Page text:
Labib El-Ali — June 29, 2011 – 11:04 am
Blog contributed by Labib El-Ali, Multilateral Campaigns Coordinator, Advocacy to Control TB Internationally
I am currently attending The Global Fund to Fight AIDS TB and Malaria’s fourth Partnership Forum* in Sao Paulo, Brazil.
Like everyone else in the room, I work on these issues every day and yet I was still moved during the opening plenary by a speech made by Jacqueline, a young Brazilian woman who contracted HIV/AIDS from her mother. Born with the disease, Jacqueline spoke about what it meant for her as a child to come to terms with the fact that she will have to live with the burden of it for the rest of her life, and be saddled with a daily dose of anti-retroviral (ARV) drugs that set her apart from her peers, reinforcing the already powerful stigma that she had to face.
The fact that Jacqueline is alive, healthy, and empowered today to tell her story alone is testament to the urgency of extending universal access to life saving ARVs to anyone living with HIV. It is also worthwhile to note that later in the day, a panelist in the closing session remarked that it was not so much the availability of the ARVs that Jacqueline dwelled on, but the many different steps, services, and people (doctors, counselors, and other care providers) that enabled her to not only treat and come to terms with her illness, but to be empowered against it, to not let it rule her life. It was all the pieces of the community and health system that made that possible.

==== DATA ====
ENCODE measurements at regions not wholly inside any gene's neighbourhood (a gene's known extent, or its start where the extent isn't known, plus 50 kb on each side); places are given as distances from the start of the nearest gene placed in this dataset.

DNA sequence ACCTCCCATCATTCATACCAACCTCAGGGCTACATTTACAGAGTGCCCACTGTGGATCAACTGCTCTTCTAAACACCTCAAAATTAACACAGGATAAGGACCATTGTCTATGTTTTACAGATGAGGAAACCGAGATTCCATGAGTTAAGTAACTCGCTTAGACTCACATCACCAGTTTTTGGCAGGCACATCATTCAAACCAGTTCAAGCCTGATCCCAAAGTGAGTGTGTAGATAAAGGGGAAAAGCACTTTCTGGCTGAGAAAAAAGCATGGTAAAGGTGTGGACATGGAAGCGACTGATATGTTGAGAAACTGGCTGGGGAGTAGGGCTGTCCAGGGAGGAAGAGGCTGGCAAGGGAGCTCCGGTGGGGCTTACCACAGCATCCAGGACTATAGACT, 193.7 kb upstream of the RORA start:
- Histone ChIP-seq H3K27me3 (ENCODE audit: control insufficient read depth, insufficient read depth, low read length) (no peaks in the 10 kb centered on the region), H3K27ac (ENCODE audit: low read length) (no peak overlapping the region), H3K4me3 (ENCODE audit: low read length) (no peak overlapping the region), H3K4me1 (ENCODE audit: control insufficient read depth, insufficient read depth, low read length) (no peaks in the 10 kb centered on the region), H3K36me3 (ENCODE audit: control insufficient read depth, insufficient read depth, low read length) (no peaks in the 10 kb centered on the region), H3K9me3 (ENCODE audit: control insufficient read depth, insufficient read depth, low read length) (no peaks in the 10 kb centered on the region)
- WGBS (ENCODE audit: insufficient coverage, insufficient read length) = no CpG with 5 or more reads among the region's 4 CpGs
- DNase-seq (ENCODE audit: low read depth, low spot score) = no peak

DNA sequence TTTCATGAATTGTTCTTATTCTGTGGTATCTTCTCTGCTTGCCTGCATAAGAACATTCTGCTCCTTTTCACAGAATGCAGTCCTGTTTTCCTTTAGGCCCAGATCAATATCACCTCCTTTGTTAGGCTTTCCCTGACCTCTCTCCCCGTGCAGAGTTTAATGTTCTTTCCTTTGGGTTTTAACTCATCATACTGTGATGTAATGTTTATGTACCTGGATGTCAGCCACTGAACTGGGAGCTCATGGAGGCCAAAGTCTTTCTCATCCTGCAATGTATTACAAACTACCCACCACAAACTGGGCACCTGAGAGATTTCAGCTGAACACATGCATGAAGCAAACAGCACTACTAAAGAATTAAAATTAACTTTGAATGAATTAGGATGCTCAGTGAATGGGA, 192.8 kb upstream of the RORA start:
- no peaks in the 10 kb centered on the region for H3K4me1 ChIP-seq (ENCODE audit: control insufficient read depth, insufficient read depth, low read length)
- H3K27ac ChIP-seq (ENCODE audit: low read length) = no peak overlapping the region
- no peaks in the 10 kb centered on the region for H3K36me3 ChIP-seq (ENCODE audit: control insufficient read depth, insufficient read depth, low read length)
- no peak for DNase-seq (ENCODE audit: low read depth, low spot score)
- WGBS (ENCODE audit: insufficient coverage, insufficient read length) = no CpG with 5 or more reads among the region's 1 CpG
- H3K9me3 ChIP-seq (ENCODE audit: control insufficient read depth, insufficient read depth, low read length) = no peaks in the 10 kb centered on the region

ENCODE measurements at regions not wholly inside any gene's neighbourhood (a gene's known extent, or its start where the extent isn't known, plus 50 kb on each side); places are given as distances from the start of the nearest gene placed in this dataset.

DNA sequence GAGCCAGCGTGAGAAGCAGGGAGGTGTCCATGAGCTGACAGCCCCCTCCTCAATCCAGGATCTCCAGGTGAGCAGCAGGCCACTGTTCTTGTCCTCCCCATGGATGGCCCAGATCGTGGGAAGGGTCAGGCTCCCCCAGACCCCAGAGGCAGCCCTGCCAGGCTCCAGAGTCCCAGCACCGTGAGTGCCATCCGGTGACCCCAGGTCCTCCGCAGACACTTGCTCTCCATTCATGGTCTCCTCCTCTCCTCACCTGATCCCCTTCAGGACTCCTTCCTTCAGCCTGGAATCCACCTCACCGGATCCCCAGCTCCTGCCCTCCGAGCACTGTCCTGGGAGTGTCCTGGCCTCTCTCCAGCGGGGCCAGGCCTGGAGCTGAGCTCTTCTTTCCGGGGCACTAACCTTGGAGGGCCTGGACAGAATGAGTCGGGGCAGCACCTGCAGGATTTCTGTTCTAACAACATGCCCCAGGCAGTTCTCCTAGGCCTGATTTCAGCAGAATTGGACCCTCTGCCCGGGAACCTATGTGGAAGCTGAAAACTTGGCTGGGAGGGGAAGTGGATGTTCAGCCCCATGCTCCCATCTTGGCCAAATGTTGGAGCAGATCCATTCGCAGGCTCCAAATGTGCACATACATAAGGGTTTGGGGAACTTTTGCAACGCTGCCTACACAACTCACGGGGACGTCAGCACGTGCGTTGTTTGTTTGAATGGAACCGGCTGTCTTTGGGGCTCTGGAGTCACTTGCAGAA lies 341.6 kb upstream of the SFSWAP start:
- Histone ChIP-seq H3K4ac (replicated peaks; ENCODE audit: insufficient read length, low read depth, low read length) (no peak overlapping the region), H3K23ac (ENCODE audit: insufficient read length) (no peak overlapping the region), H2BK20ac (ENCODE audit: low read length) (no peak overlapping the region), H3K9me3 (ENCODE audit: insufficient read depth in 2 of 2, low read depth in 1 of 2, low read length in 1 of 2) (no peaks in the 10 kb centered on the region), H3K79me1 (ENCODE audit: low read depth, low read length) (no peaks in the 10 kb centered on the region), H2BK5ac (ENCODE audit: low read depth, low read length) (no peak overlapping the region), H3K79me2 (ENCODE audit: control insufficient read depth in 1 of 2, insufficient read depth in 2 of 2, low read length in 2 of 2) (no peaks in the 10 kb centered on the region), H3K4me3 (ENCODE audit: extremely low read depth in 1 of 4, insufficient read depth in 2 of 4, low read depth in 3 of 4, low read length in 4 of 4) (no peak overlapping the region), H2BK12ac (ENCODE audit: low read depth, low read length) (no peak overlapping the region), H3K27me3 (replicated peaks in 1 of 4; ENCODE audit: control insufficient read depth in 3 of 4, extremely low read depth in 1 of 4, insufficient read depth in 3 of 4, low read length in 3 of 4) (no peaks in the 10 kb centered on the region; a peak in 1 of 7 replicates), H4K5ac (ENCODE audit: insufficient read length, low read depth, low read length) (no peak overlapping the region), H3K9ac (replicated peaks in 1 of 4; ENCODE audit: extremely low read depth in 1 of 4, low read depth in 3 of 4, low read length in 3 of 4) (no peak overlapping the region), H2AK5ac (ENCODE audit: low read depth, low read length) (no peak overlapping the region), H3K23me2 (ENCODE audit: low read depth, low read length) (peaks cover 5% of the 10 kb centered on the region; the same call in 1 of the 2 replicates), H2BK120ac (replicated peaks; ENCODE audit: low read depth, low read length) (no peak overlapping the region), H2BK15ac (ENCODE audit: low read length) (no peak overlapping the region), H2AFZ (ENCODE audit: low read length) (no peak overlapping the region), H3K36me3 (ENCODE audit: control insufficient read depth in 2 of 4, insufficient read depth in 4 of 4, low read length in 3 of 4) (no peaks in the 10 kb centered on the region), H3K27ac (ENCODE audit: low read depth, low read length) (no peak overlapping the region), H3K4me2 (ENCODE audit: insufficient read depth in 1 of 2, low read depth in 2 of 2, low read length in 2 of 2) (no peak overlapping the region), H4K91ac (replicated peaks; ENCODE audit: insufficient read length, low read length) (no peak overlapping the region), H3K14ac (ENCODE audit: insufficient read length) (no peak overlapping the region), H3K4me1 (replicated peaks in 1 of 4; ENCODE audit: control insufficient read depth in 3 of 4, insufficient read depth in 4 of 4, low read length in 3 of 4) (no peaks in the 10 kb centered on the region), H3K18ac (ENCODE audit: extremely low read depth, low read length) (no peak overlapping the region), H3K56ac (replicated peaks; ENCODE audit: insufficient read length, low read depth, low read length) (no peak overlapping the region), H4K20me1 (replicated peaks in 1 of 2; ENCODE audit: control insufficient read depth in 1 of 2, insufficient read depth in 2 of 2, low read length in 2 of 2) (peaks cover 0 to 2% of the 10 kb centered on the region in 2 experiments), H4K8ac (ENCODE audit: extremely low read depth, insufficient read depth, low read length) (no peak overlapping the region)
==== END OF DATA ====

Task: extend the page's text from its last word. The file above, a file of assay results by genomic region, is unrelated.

Powerful as the prologue was, the most moving moment of Jacqueline’s story was when she introduced the audience to Hector, her baby boy, who was born HIV free, thanks to preventive therapy to prevent vertical (mother to child) transmission. Jacqueline was visibly moved and unable to continue from there, except to say that he was her reason for living. Needless to say, she brought the possibility of a world where no child is born with HIV so much closer to the Forum’s participants.
Jacqueline’s is only one story, but highlights the power that the Global Fund has to save the lives of and change the future for millions of people and thousands of communities around the world. It is not hard to imagine what dignity and life saving treatment Global Fund financing has brought to people suffering from malaria, TB, and AIDS - women and men - including neglected and vulnerable transgendered, drug user, prisoner, and migrant communities.
We all need this daily reminder that our work is connected to people we may never meet, but whose lives depend on smart work and increased funding for equal access to medicines.
MPs from major donor countries to the Global Fund were present to hear Julia’s story, and will walk away from the Forum with even more conviction of what is possible if the Fund is replenished fully. As we approach the midterm replenishment of the Global Fund, possibilities like a born-hiv-free world, as well as bending the curves of the three diseases, will be critical in engaging donors for increased investment in the Fund.
ACTION’s report on Children and tuberculosis is coming soon!
*The Partnership Forum is hosted by the Global Fund to draw on the knowledge and experience of 400 delegates from the Global Fund secretariat, communities affected by the three diseases, technical partners (i.e. UNAIDS, Roll Back Malaria the Stop TB Partnership, the World Health Organization), members of Country Cooperation Mechanisms (CCMs), the private sector, Members of Parliament and global health advocates.to shape the Global Fund’s strategy for financing through 2016.